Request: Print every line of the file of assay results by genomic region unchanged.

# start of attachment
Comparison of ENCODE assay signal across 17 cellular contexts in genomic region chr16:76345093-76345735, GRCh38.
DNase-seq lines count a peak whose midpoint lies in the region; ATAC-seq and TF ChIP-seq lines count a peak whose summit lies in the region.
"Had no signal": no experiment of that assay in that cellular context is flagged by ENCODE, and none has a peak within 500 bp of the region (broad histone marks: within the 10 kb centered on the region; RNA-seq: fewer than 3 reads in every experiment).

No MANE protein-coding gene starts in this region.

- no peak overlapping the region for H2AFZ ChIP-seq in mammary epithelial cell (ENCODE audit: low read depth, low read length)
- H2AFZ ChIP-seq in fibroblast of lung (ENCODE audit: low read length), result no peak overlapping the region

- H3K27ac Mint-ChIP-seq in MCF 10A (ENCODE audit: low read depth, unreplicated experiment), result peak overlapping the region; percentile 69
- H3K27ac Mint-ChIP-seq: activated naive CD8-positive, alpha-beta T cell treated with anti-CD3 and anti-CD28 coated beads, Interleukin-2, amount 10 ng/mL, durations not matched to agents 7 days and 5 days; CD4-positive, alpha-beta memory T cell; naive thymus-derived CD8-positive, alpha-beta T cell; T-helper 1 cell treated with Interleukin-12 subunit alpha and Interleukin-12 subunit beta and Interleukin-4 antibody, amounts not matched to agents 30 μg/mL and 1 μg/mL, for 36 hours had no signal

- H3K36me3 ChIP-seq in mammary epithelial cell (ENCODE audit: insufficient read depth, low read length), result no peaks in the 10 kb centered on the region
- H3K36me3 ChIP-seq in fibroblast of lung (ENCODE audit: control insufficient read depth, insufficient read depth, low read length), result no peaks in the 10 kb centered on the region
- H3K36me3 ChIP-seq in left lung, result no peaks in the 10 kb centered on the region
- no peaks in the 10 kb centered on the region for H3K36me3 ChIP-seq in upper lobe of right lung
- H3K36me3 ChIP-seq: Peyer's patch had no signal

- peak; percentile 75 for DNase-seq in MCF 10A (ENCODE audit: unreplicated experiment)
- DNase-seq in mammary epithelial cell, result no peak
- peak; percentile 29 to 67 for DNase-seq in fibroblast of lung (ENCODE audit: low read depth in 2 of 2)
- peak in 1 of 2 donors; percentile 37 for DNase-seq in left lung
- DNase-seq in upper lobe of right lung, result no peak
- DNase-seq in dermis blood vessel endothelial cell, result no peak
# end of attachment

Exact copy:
Comparison of ENCODE assay signal across 17 cellular contexts in genomic region chr16:76345093-76345735, GRCh38.
DNase-seq lines count a peak whose midpoint lies in the region; ATAC-seq and TF ChIP-seq lines count a peak whose summit lies in the region.
"Had no signal": no experiment of that assay in that cellular context is flagged by ENCODE, and none has a peak within 500 bp of the region (broad histone marks: within the 10 kb centered on the region; RNA-seq: fewer than 3 reads in every experiment).

No MANE protein-coding gene starts in this region.

- no peak overlapping the region for H2AFZ ChIP-seq in mammary epithelial cell (ENCODE audit: low read depth, low read length)
- H2AFZ ChIP-seq in fibroblast of lung (ENCODE audit: low read length), result no peak overlapping the region

- H3K27ac Mint-ChIP-seq in MCF 10A (ENCODE audit: low read depth, unreplicated experiment), result peak overlapping the region; percentile 69
- H3K27ac Mint-ChIP-seq: activated naive CD8-positive, alpha-beta T cell treated with anti-CD3 and anti-CD28 coated beads, Interleukin-2, amount 10 ng/mL, durations not matched to agents 7 days and 5 days; CD4-positive, alpha-beta memory T cell; naive thymus-derived CD8-positive, alpha-beta T cell; T-helper 1 cell treated with Interleukin-12 subunit alpha and Interleukin-12 subunit beta and Interleukin-4 antibody, amounts not matched to agents 30 μg/mL and 1 μg/mL, for 36 hours had no signal

- H3K36me3 ChIP-seq in mammary epithelial cell (ENCODE audit: insufficient read depth, low read length), result no peaks in the 10 kb centered on the region
- H3K36me3 ChIP-seq in fibroblast of lung (ENCODE audit: control insufficient read depth, insufficient read depth, low read length), result no peaks in the 10 kb centered on the region
- H3K36me3 ChIP-seq in left lung, result no peaks in the 10 kb centered on the region
- no peaks in the 10 kb centered on the region for H3K36me3 ChIP-seq in upper lobe of right lung
- H3K36me3 ChIP-seq: Peyer's patch had no signal

- peak; percentile 75 for DNase-seq in MCF 10A (ENCODE audit: unreplicated experiment)
- DNase-seq in mammary epithelial cell, result no peak
- peak; percentile 29 to 67 for DNase-seq in fibroblast of lung (ENCODE audit: low read depth in 2 of 2)
- peak in 1 of 2 donors; percentile 37 for DNase-seq in left lung
- DNase-seq in upper lobe of right lung, result no peak
- DNase-seq in dermis blood vessel endothelial cell, result no peak